Reference

 

From Paragraph D: “Many people think that ATC consists of a row of controllers…and the same kind of structure was needed to accommodate all of them.”
 

Keywords

think, incomplete, purpose
 

Explanation

Paragraph D explains that air traffic control is more than just guiding planes around airports; it's a comprehensive system that manages different types of airspace and aircraft.


 

4. Paragraph E - iv

 

Reference

 

From Paragraph E: “To meet this challenge, the following elements were put…afforded by ATC can easily enter the controlled airspace.”

 

Keywords

Airspace, higher, above 

 

Explanation

Paragraph E explains how controlled airspace is divided into different altitude zones. These zones have FAA regulations that apply to them, and pilots can choose which zone to fly is based on their flight plans and preferences.
 

5. Paragraph F - viii

 

Reference

 

From Paragraph F: “The FAA then recognised two types of operating environments … above and beyond the basic pilot’s license that must also be held.”
 

Keywords

meteorological, environment
 

Explanation

Paragraph F explains the distinction between Visual Flight Rules (VFR) and Instrument Flight Rules (IFR), mentioning how regulations are adjusted based on different weather conditions to ensure safe flying.

 

6. Paragraph G - vii

 

Reference

 

From Paragraph G: “Controlled airspace is divided into several different types, … private pilot who cruises without permission into this airspace risks losing their license.”
 

Keywords

designated, division 

 

Explanation

In Paragraph G, the classification of airspace is mentioned in detail. The categories are based on the functions and characteristics of the airspace, and this framework is essential for understanding the system of controlled and uncontrolled airspace.

Questions and Answers 7-13
Do the following statements agree with the information given in Reading Passage 1?
In boxes 7-13 on your answer sheet, write.

  • TRUE if the statement agrees with the information
  • FALSE if the statement contradicts the information
  • NOT GIVEN if there is no information on this

 

7.   The FAA was created as a result of the introduction of the jet engine.

8.   Air Traffic Control started after the Grand Canyon crash in 1956.

9.   Beacons and flashing lights are still used by ATC today.

10. Some improvements were made in radio communication during World War II.

11. Class F airspace is airspace which is below 365m and not near airports.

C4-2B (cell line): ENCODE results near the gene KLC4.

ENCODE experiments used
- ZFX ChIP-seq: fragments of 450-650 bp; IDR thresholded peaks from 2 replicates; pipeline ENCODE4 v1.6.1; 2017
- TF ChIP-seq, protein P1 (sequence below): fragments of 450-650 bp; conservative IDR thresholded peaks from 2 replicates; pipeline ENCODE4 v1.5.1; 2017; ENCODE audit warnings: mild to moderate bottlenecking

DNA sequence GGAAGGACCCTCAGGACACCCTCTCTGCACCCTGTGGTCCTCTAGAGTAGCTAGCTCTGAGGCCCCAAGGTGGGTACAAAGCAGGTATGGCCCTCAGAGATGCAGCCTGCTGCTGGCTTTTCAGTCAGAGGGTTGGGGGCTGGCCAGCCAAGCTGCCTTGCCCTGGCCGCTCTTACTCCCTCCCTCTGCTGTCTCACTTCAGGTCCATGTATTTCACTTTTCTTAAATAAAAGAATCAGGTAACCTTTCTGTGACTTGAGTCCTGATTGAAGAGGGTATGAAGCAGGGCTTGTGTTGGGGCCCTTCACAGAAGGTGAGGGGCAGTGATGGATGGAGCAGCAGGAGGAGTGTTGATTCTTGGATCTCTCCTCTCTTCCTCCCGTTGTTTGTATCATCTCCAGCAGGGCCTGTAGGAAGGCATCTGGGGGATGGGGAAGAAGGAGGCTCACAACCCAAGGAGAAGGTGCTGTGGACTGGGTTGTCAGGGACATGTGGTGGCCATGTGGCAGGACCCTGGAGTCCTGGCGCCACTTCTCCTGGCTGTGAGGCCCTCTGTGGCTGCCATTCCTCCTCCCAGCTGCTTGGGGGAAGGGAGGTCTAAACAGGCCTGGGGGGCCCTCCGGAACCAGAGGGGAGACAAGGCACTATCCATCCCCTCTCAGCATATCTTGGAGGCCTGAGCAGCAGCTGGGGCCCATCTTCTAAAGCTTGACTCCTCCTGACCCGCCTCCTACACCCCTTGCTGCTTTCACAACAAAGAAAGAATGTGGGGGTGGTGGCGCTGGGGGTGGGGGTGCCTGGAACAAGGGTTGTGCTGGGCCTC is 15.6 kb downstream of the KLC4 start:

12. All aircraft in Class E airspace must use IFR.

13. A pilot entering Class C airspace is flying over an average-sized city.


 

Air Traffic Control In The USA Reading Answers with Explanation (7-13)

 

Type of question: True/False/Not Given 
 

Here’s how to find the history of glass reading answers:
 

  • Read the given question statements carefully and note down the keywords
  • With the help of the keywords, locate them in the passage, which will help you decide whether the given statement is true or false. 
  • Your answer will only be given if the information is in the passage, if not then mention not given. 

 

7. False

 

Reference:

 

From Paragraph C: “It was only after the creation of the FAA.. keep everyone well separated and operating safely in the air.”
 

Keywords

FAA, creation
 

Explanation

According to paragraph C, the given statement contradicts the information provided as the creation of the FAA was prompted by the 1956 Grand Canyon accident rather than the introduction of the jet engine.


 

8. False

 

Reference:

 

From Paragraph B: “Rudimentary air traffic control (ATC) existed well before the Grand Canyon disaster.”

 

Keywords

Grand Canyon, disaster 
 

Explanation

Paragraph B states that the given statement contradicts the provided information. It states that rudimentary air traffic control existed well before the Grand Canyon disaster, with some form of ATC already in place in the 1920s.


 

9. Not Given

 

Reference:

 

From Paragraph: Not available
 

Keywords:

Not available

 

Explanation

The passage does not clarify whether the current air traffic control system still incorporates beacons and flashing lights, so the answer is "Not Given."


 

10. True

 

Reference:

 

From Paragraph D: “ATC consists of a row of controllers sitting in front of their radar screens at the nation’s airports, telling arriving and departing traffic what to do.”
 

Keywords

Improved communication, World War II
 

Explanation

This statement agrees with Paragraph C, which says that improvements in radio communication during World War II helped advance air traffic control.


 

11. True

 

Reference:

 

From Paragraph E: “In certain areas, mainly near airports, controlled airspace extends down to 215m above the ground, and, near an airport, all the way down to the surface.”

 

Keywords

airspace, surface
 

Explanation

The given statement aligns with the details presented in Paragraph E, where it is stated that Class F airspace is situated below 365m and is not near airports, which matches the given description.

 

12. False

 

Reference:

 

From Paragraph G: “The difference between Class E and A airspace is that all operations are IFR in Class A.”